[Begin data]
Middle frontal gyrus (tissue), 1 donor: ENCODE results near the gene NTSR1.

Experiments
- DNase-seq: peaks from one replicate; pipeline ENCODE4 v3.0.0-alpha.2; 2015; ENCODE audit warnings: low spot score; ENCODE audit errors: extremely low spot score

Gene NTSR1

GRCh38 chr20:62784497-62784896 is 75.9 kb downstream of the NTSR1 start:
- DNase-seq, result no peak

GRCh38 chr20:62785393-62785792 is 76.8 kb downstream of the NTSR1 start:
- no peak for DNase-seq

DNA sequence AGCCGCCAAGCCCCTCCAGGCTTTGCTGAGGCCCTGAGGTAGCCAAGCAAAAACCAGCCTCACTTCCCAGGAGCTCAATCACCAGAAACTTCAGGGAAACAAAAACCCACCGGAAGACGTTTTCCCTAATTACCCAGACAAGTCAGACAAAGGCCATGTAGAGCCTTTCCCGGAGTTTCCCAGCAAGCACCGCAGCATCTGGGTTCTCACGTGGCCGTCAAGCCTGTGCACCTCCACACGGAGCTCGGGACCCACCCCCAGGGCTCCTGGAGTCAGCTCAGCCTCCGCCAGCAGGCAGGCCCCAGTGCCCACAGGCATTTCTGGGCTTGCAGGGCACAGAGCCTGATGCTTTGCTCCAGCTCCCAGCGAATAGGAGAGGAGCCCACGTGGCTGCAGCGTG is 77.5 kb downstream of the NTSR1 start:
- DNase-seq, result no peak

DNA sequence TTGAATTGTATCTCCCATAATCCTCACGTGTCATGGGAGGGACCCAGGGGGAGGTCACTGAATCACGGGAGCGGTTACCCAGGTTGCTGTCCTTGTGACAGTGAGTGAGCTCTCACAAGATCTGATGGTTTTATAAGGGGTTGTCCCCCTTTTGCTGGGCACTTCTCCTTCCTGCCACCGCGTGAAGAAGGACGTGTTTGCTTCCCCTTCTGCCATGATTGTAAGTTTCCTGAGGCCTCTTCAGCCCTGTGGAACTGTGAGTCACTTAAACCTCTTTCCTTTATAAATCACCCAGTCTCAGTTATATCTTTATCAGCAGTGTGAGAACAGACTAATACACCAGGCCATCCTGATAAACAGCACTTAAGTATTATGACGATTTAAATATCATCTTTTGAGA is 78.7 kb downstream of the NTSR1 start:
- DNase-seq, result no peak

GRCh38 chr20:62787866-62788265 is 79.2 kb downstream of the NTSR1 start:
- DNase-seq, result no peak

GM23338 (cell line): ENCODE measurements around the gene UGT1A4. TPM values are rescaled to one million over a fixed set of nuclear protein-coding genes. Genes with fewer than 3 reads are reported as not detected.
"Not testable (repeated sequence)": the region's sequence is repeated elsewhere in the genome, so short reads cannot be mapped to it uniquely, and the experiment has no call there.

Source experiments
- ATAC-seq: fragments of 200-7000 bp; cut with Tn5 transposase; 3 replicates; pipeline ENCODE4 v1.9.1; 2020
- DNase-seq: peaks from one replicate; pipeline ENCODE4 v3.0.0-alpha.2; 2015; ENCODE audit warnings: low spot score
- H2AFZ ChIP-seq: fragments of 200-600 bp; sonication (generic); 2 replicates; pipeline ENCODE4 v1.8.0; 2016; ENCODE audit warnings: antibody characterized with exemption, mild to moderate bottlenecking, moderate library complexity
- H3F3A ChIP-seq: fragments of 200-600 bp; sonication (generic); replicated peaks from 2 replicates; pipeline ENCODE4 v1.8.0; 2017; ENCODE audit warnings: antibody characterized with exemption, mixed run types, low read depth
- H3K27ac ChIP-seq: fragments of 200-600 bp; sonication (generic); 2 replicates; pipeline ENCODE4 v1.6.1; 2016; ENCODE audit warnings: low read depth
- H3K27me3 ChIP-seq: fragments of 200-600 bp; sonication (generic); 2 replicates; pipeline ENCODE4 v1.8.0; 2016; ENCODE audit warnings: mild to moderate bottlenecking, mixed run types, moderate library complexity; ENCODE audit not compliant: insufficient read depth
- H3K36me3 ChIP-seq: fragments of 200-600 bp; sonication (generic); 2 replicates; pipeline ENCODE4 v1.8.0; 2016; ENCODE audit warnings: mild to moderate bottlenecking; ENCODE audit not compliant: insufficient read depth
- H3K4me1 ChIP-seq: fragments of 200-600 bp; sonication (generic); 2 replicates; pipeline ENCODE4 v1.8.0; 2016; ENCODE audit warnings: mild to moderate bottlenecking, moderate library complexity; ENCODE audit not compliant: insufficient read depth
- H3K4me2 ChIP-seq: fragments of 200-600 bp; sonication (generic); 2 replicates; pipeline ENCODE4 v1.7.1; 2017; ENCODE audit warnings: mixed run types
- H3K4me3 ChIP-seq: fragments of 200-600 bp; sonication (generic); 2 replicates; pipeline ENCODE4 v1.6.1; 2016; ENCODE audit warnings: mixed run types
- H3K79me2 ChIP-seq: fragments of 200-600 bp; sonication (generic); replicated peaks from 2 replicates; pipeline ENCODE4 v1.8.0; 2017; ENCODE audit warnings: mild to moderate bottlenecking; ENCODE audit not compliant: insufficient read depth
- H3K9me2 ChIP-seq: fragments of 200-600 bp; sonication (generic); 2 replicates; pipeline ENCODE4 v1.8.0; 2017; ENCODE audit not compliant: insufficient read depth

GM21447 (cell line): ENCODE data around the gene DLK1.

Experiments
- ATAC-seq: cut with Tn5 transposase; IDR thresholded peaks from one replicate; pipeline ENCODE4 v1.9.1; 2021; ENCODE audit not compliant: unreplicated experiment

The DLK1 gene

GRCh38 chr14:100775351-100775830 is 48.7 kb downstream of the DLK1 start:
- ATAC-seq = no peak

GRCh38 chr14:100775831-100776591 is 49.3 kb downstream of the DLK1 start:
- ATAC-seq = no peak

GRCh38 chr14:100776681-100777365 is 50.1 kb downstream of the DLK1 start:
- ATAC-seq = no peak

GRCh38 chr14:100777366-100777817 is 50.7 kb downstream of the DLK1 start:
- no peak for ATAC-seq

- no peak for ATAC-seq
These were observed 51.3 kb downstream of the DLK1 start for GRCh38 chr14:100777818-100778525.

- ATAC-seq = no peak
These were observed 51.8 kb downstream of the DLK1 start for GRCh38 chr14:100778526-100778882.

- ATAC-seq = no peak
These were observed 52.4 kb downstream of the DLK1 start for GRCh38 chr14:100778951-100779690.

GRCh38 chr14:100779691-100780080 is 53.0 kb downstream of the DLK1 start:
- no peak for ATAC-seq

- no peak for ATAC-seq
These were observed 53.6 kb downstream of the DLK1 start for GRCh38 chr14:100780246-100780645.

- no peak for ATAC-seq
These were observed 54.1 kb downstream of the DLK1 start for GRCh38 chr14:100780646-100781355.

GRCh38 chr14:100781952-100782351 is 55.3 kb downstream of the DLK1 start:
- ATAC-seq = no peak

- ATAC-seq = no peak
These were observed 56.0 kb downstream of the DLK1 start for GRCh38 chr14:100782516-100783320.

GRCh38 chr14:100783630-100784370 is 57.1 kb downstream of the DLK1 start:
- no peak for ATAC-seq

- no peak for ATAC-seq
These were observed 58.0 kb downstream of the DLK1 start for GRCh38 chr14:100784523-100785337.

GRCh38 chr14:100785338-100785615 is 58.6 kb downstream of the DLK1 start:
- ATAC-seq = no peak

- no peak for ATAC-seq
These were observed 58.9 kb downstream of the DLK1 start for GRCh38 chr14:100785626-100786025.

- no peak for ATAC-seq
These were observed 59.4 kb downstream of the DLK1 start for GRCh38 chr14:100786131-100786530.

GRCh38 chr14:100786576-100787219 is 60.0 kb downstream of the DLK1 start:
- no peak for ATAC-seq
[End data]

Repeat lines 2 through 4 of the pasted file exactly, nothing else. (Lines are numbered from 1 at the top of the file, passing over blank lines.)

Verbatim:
Experiments
- DNase-seq: peaks from one replicate; pipeline ENCODE4 v3.0.0-alpha.2; 2015; ENCODE audit warnings: low spot score; ENCODE audit errors: extremely low spot score

Gene NTSR1